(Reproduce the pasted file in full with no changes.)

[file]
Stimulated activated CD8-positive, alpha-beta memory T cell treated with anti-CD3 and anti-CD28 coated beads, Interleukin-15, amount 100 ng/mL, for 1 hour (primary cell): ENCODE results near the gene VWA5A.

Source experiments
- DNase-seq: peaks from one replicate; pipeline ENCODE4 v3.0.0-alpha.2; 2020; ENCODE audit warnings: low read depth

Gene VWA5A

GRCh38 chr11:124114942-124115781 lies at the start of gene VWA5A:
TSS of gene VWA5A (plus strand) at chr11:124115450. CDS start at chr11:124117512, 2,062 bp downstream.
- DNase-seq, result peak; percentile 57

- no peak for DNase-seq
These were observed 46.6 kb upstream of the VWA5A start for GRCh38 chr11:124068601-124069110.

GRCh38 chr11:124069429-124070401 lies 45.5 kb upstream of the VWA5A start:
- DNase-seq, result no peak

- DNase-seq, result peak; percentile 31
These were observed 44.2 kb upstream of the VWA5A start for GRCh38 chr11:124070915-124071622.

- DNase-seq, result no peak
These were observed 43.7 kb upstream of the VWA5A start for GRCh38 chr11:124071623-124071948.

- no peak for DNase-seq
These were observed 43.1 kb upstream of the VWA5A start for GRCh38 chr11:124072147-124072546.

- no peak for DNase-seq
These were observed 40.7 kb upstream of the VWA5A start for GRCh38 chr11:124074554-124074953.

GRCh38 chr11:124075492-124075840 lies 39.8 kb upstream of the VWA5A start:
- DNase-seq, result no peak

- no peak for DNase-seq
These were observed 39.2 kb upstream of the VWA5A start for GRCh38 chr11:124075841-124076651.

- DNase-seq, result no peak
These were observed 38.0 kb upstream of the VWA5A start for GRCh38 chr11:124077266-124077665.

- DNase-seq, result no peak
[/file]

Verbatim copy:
Stimulated activated CD8-positive, alpha-beta memory T cell treated with anti-CD3 and anti-CD28 coated beads, Interleukin-15, amount 100 ng/mL, for 1 hour (primary cell): ENCODE results near the gene VWA5A.

Source experiments
- DNase-seq: peaks from one replicate; pipeline ENCODE4 v3.0.0-alpha.2; 2020; ENCODE audit warnings: low read depth

Gene VWA5A

GRCh38 chr11:124114942-124115781 lies at the start of gene VWA5A:
TSS of gene VWA5A (plus strand) at chr11:124115450. CDS start at chr11:124117512, 2,062 bp downstream.
- DNase-seq, result peak; percentile 57

- no peak for DNase-seq
These were observed 46.6 kb upstream of the VWA5A start for GRCh38 chr11:124068601-124069110.

GRCh38 chr11:124069429-124070401 lies 45.5 kb upstream of the VWA5A start:
- DNase-seq, result no peak

- DNase-seq, result peak; percentile 31
These were observed 44.2 kb upstream of the VWA5A start for GRCh38 chr11:124070915-124071622.

- DNase-seq, result no peak
These were observed 43.7 kb upstream of the VWA5A start for GRCh38 chr11:124071623-124071948.

- no peak for DNase-seq
These were observed 43.1 kb upstream of the VWA5A start for GRCh38 chr11:124072147-124072546.

- no peak for DNase-seq
These were observed 40.7 kb upstream of the VWA5A start for GRCh38 chr11:124074554-124074953.

GRCh38 chr11:124075492-124075840 lies 39.8 kb upstream of the VWA5A start:
- DNase-seq, result no peak

- no peak for DNase-seq
These were observed 39.2 kb upstream of the VWA5A start for GRCh38 chr11:124075841-124076651.

- DNase-seq, result no peak
These were observed 38.0 kb upstream of the VWA5A start for GRCh38 chr11:124077266-124077665.

- DNase-seq, result no peak